Vessels of Honor

Therefore if anyone cleanses himself from the latter, he will be a vessel for honor, sanctified and useful for the Master, prepared for every good work. —2 Timothy 2: 21

Vessels were quite common in Bible days. Some, made of gold or silver, were used for decorative purposes. Others were made of clay and used for anything from carrying water to holding garbage or wastewater. Thus, some were called vessels of honor, and some vessels of dishonor. 

Take a moment and ask yourself, "What are the contents of my life?" Are the things filling your life pure, or are they wastewater? 

You have been made to contain God.

God has chosen to fill a clay pot—you—with the most valuable thing in existence—Himself. He wants to fill you with Himself so that you overflow His grace, mercy, and love to a thirsty world. 

Paul wrote to Timothy about men in the church who were subverting the people with faulty teaching. These men had become vessels of dishonor. God could not use them; their doctrine was impure. They taught their own concepts rather than the truths of God, and in this way, they tainted the contents of their lives with their own flavor.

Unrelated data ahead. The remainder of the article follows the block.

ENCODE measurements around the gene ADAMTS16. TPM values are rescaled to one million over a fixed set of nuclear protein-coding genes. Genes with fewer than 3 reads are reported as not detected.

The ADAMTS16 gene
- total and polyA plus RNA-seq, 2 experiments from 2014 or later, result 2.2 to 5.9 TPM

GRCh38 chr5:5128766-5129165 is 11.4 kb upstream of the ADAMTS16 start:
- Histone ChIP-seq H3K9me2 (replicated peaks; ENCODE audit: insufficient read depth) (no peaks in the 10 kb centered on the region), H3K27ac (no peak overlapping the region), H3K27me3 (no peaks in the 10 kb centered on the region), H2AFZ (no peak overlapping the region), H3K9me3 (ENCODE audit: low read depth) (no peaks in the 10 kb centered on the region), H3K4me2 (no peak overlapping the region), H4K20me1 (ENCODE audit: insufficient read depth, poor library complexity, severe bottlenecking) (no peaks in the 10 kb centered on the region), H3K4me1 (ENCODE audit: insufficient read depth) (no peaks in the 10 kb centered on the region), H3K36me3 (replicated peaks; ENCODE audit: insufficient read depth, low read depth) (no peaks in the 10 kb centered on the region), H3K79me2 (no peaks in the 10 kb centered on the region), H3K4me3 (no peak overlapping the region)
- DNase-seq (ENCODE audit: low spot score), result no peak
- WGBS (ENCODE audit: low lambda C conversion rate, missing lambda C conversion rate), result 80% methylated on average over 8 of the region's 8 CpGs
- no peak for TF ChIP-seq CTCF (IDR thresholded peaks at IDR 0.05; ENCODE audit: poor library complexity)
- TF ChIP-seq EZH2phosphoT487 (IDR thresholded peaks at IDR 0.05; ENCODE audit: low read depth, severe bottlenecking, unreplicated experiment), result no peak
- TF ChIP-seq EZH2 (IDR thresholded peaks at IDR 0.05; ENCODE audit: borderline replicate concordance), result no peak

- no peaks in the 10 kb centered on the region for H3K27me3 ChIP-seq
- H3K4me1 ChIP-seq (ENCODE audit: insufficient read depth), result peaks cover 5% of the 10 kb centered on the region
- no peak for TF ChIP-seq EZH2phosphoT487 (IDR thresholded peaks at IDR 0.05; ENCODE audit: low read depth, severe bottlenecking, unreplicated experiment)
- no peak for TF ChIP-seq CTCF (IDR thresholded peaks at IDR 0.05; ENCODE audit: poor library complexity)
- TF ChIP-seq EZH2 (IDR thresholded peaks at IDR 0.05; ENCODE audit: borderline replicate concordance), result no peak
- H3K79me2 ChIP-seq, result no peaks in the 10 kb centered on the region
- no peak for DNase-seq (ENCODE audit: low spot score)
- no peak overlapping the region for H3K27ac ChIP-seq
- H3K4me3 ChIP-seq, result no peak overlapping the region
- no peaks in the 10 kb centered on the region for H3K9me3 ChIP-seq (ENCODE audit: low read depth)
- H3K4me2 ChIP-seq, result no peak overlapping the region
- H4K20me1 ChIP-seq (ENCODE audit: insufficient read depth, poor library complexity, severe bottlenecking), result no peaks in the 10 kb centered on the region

How easy it is to become a vessel of dishonor! All one must do is to stop cleansing their mind each day. But if you want to be a vessel of honor, fit for the Master's use, then you need to flee the lust of the flesh. You have to commune with God at the end of every day and ask Him to cleanse you anew. 

God, make us vessels of honor, that we would pour forth 

Your grace to the world around us. 

Cleanse us and use us, Lord. 

Amen.